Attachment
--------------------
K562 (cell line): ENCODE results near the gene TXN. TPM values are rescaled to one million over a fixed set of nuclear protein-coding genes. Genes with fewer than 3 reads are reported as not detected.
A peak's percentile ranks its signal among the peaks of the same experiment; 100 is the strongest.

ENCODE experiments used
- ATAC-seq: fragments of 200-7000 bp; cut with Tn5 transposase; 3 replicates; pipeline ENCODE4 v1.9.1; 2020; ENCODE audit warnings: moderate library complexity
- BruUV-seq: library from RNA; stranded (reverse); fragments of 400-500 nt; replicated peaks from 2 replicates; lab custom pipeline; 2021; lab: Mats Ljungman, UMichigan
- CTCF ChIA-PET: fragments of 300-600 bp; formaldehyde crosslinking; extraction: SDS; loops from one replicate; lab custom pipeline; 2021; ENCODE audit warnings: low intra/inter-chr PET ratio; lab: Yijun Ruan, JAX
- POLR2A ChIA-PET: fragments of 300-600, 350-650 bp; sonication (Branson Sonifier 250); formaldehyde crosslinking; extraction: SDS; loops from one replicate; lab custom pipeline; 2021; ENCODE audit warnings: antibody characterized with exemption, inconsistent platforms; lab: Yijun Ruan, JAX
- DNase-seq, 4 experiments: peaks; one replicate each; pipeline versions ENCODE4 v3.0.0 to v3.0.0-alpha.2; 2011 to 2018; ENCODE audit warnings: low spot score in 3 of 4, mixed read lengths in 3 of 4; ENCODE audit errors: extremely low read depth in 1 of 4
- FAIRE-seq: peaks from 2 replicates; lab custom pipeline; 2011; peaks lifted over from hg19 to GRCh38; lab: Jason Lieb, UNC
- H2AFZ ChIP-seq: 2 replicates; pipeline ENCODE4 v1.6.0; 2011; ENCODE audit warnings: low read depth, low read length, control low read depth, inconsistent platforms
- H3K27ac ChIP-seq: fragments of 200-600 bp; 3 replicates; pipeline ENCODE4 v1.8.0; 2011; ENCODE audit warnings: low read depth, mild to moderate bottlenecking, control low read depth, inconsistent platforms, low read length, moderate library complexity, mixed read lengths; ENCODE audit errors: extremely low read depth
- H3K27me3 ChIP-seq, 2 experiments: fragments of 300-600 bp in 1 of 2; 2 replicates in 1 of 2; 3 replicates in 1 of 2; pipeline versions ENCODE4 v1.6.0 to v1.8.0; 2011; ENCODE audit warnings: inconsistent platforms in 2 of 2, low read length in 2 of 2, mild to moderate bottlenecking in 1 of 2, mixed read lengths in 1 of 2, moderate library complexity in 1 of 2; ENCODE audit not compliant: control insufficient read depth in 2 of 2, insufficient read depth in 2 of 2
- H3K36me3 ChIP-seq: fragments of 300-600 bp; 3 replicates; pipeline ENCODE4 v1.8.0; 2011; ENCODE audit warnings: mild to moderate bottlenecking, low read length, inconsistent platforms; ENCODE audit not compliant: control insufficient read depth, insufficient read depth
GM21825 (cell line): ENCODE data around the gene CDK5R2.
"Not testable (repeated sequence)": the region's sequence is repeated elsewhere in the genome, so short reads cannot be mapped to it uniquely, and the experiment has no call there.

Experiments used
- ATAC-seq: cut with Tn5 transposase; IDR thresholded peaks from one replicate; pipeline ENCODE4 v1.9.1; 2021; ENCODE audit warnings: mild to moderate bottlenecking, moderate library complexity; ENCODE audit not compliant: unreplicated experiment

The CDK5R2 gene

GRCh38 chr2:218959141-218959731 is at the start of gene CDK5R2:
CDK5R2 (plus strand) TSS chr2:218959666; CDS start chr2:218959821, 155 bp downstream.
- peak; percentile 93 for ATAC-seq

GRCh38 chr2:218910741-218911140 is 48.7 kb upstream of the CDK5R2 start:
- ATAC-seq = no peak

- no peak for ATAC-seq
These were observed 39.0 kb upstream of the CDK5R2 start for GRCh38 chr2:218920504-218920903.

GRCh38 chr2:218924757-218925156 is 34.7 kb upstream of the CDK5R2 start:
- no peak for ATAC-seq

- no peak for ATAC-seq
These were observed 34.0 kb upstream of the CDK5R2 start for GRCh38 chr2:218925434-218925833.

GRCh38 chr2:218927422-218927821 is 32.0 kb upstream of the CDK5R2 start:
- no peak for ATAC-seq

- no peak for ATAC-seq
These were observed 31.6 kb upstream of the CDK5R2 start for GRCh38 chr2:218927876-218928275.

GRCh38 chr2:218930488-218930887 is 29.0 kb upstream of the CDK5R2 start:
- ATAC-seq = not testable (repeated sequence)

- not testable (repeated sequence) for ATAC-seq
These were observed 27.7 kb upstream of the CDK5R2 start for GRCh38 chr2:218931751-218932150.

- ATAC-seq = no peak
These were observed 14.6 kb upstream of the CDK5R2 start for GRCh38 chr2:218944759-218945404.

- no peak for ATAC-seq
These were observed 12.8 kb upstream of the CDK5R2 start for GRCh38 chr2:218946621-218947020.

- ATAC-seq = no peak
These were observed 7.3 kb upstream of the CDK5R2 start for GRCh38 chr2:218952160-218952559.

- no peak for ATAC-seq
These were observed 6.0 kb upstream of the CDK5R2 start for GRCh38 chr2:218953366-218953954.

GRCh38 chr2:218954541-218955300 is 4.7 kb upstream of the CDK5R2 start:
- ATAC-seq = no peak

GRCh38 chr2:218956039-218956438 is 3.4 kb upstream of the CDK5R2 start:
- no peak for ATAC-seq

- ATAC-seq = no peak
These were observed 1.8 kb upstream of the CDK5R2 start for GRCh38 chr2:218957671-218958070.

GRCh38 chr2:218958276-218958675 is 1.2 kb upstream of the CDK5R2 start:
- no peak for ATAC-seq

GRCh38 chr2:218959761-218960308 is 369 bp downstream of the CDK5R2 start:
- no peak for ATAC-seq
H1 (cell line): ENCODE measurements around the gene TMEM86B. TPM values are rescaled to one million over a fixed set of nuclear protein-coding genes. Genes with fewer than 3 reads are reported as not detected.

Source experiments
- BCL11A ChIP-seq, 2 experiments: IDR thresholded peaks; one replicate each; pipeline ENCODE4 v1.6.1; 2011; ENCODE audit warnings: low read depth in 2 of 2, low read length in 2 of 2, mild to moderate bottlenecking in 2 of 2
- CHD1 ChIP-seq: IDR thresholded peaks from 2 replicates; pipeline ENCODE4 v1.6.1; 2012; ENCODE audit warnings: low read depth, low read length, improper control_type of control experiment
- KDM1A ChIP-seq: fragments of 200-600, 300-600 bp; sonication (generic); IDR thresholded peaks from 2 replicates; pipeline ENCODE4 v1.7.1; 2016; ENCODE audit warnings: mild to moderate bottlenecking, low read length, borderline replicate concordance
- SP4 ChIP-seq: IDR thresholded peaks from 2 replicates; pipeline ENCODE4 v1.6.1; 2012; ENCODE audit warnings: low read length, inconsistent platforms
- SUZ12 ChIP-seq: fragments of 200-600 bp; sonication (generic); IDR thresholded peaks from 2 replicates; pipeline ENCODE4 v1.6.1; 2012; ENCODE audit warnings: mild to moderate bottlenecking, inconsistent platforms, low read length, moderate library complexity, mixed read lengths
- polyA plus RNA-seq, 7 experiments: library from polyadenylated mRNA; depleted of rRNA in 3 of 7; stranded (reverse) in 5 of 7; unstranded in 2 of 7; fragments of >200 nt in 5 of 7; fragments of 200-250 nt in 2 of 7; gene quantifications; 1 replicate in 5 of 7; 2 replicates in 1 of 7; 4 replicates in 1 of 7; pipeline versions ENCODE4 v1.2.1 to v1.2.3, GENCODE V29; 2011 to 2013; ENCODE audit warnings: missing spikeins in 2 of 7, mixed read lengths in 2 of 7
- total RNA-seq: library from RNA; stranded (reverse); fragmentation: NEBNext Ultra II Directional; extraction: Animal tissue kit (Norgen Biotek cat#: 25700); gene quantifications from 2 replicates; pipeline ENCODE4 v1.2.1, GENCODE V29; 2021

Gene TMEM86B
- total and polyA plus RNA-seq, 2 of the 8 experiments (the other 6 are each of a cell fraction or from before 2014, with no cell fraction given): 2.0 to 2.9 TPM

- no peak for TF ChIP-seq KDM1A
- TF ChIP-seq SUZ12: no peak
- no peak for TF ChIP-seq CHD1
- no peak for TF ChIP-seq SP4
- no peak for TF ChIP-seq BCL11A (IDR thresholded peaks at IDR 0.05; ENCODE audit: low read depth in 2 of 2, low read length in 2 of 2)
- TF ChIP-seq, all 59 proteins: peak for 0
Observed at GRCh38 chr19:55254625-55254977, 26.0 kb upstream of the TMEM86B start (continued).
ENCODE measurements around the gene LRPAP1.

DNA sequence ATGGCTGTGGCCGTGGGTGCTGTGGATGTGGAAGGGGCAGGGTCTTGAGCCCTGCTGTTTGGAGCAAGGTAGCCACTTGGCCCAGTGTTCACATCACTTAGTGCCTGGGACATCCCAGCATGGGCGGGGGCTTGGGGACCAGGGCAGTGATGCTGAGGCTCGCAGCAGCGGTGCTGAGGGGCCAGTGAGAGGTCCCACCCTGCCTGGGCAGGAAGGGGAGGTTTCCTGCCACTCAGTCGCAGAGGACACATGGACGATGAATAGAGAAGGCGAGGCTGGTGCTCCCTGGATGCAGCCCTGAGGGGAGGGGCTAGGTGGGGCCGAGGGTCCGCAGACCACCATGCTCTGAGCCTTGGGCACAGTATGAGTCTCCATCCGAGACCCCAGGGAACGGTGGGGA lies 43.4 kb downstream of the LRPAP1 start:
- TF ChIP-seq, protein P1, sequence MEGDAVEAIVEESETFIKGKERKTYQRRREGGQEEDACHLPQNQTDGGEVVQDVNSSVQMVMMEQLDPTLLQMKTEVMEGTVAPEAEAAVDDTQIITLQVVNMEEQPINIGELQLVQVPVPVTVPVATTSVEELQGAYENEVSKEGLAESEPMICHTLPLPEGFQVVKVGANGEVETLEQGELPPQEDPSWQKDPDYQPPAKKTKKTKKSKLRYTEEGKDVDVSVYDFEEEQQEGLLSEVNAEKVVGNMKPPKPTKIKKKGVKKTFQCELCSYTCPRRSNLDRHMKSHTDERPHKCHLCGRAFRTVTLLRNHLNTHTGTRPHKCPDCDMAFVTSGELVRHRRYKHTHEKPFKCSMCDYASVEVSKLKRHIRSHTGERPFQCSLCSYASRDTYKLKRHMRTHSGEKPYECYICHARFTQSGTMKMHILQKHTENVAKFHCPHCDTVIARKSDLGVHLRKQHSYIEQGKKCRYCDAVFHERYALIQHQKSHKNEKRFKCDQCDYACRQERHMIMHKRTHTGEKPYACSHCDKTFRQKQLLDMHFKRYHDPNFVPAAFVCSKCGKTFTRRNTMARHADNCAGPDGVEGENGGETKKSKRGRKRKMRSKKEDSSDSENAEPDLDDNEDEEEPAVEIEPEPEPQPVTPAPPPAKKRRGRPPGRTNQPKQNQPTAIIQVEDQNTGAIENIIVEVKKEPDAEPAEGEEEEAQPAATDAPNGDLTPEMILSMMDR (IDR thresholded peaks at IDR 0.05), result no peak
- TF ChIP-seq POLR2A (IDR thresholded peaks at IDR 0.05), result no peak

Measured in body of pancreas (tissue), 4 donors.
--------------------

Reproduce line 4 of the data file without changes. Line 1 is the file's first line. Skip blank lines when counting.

- ATAC-seq: fragments of 200-7000 bp; cut with Tn5 transposase; 3 replicates; pipeline ENCODE4 v1.9.1; 2020; ENCODE audit warnings: moderate library complexity